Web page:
In the entertainment industry there is a troubling tendency of labeling a piece of work, be it a book, a film, or a game, as being based on true events, when in reality it actually shares little resemblance to the real life events upon which it is based. More often than not the basic skeleton of the story is partly true, but there are additional details added to “improve” the entertainment factor.
And then you get the odd gem like Birds of Steel, a historically faithful combat flight simulator from Gaijin Entertainment set during in the Pacific during World War Two. It’s a game that has clearly been made by people that are enthusiastic about fighter planes and being as historically accurate as possible.
The main campaign pits the Americans versus the Japanese Imperial Army about twenty intense dogfights, while there are dozens of additional missions that take place in across the globe. One interesting aspect of the campaign is that it is broken into two sections, one from the American perspective and one where you play as the Japanese.
Before each chapter of the campaign we are treated to an informative introductory video, narrated by a Stephen Fry sound-alike, that fills us in on all of the events leading up to the war. I am particularly impressed by how level-headed and analytical these videos are, never demonizing the actions of one side of the other, with a complete absence of patriotic rhetoric.
Before starting there are four basic tutorial missions to play that gradually teach you the basics of the control system. At the start of each mission you can choose to switch between simplified controls, advanced controls, and pure simulation controls. I preferred the simplified controls simply because it left less room for error on my part as I tried to remember all of the controls. There’s also the option to have unlimited fuel and ammo for those that just want to have a good time, and not worry about always hitting their targets.
Even with the simplified controls there are a staggering number of commands to remember; as well as basic steering and weapons you’ll also learn how to activate air breaks, perform dive runs, raise and lower landing gears… the list goes on. Fortunately if you are struggling helpful hints and tips appear on screen letting you know what you should be doing.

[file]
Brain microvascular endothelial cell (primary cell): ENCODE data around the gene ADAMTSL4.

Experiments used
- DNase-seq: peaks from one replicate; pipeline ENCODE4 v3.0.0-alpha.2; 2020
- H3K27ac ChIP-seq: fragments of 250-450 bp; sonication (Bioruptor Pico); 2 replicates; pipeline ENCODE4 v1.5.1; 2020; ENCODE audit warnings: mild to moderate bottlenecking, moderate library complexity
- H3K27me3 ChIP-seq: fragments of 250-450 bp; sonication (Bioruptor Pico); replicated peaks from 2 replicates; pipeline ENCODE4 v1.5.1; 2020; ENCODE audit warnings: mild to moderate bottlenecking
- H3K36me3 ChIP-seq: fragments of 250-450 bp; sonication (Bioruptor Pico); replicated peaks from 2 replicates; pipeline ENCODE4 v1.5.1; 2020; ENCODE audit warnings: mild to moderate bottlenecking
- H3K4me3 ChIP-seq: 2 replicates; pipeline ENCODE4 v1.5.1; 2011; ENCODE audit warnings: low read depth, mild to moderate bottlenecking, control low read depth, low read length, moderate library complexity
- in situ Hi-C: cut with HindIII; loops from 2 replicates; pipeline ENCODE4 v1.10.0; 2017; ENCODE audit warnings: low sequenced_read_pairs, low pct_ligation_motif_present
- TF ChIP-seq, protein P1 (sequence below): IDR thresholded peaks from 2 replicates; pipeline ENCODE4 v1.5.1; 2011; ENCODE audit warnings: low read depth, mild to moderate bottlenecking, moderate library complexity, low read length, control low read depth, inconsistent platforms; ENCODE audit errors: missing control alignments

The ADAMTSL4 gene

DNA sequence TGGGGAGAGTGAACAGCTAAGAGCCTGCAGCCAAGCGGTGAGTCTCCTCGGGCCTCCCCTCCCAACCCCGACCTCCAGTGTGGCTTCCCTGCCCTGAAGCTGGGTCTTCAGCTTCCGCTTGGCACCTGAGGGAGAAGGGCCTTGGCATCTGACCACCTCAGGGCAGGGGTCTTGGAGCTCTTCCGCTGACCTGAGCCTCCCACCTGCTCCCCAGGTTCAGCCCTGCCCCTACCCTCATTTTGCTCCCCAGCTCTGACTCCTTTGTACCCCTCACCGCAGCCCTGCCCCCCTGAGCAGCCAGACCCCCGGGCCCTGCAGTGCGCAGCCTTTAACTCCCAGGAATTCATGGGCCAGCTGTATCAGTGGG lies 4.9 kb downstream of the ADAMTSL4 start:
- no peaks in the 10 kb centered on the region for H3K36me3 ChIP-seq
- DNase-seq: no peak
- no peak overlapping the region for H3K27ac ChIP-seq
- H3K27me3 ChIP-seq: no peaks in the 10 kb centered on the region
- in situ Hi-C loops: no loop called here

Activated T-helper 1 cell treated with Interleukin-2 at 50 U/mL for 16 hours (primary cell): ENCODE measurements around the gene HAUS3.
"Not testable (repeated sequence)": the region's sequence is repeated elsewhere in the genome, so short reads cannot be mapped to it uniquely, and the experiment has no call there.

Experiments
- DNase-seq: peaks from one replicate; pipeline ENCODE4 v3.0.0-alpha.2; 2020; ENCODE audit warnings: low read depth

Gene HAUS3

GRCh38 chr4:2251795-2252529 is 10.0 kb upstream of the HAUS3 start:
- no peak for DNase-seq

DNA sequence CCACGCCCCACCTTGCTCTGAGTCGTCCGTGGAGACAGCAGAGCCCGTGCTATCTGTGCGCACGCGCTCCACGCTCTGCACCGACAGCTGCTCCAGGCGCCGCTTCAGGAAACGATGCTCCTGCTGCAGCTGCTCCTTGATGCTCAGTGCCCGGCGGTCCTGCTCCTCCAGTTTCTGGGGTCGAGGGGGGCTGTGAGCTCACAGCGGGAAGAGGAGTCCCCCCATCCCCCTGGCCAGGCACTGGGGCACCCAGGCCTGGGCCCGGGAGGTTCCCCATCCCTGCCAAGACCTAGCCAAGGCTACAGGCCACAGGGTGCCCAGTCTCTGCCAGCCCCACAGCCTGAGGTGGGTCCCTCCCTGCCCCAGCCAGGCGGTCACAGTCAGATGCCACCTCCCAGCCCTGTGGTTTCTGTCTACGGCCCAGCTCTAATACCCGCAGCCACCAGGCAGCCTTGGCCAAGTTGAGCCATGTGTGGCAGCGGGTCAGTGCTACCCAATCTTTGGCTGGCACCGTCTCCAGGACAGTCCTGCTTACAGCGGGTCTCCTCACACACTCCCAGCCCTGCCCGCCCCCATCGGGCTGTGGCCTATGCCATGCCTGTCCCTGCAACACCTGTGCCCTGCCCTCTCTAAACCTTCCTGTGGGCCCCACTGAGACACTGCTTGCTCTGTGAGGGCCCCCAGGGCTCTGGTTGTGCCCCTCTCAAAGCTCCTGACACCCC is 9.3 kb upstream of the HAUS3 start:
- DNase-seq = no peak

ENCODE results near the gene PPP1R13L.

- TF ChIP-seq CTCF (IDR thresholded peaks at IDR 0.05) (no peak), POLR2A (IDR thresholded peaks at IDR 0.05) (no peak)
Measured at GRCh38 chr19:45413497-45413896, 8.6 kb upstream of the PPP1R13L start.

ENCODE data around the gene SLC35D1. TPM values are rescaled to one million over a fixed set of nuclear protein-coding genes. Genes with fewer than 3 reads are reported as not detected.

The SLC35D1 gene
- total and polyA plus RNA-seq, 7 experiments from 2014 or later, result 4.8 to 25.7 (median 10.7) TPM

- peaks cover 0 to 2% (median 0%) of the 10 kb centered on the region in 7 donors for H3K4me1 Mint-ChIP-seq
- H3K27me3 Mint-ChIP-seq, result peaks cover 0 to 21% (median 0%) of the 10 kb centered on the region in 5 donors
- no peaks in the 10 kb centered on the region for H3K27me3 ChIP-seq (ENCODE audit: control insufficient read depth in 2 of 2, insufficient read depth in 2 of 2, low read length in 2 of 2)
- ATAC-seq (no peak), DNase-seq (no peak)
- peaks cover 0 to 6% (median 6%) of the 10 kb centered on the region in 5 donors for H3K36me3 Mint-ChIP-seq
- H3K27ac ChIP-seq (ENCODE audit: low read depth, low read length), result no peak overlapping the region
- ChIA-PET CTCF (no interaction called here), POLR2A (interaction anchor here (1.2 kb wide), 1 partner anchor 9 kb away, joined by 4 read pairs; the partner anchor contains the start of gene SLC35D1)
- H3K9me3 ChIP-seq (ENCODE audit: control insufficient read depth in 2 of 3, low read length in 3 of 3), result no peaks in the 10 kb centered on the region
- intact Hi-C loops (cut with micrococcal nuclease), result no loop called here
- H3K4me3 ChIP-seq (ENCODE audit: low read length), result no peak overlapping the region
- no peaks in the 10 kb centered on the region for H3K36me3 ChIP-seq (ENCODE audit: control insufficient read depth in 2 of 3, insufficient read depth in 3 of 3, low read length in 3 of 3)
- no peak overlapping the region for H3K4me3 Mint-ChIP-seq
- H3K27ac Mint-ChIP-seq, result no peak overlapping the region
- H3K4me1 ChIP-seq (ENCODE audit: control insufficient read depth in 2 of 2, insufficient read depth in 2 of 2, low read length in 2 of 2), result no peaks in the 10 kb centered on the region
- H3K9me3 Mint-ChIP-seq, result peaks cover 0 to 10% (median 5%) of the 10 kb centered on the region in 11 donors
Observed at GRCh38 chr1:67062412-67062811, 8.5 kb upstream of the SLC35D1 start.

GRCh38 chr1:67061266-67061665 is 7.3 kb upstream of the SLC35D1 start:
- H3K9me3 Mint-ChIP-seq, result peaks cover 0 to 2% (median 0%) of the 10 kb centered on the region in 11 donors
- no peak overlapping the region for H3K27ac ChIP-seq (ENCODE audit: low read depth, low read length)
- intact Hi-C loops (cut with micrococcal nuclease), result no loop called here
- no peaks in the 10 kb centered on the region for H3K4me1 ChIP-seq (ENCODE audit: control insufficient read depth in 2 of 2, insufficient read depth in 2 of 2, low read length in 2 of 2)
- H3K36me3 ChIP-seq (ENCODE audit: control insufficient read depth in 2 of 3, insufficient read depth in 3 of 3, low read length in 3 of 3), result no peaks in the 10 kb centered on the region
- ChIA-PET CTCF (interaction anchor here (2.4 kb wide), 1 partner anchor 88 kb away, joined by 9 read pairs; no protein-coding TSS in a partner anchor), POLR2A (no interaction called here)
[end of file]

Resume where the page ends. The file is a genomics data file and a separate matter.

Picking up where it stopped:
More hardcore enthusiasts will likely relish the chance at using simulator controls, which extenuate the basic handling differences between each vehicle. If you’re looking for a real challenge try switching to simulation controls and give yourself limited fuel and ammo!
This is basically the Gran Turismo of World War two flight simulators, with a staggering attention to detail and historical accuracy. There are about 100 real-life planes replicated in loving detail, including some planes that are beautiful to look at, but completely useless in a dog fight. The environments (beyond the spectacular environmental effects, such as beautiful clear skies and dense foggy clouds) are a little basic. The trees and buildings on the land look decent until you start spiraling down towards them, and they turn to a blocky pixelated mess.
As great as the single player experience is, multiplayer is where the main meat of the game is. As well as offering your standard versus multiplayer, with a total of 16 players, there are dozens of cooperative missions based on real battles playable with up to four players.
If that wasn’t enough there is scope to create your own missions thanks to the extensive mission editor. Simply put the options open to you in the editor are mind boggling, allowing you to create pretty much any scenario you can think of to battle through.
Having said all of this, as you may have already guessed, Birds of Steel probably won’t appeal to the low attention span of the average gamer. However those that are looking for something a little different, and are fans of flight simulation, should definitely give this a shot.
Graphics: 4/5 – Some wonderful environmental effects, such as beautiful sunsets and intense storms, are complimented by impressive vehicles. The land looks decent until you get too close to it… by that point though you’ll probably be dead!
Sound: 3/5 – Strong background music that is suitably epic is let down slightly by some uninspiring voice acting.
Gameplay: 4/5 – Birds of Steel is, at its core, a completely different game if you use the more advanced control scheme. Thankfully new players shouldn’t have too much trouble with the complicated control scheme thanks to the simplified control option. Dog fights are tense and frequently quite thrilling.
Longevity: 3/5 – The two parts of the main campaign are made up of about 20 short missions. There are additional bonus missions that take place in Europe to play, but the real meat of the game will be found in its online modes… so long as a community pops up to support it.
Overall: 3.5 out of 5
Educational, beautiful, and multifaceted. It may not be for everyone but flight simulator fans should definitely play Birds Of Steel.
- Luke Mears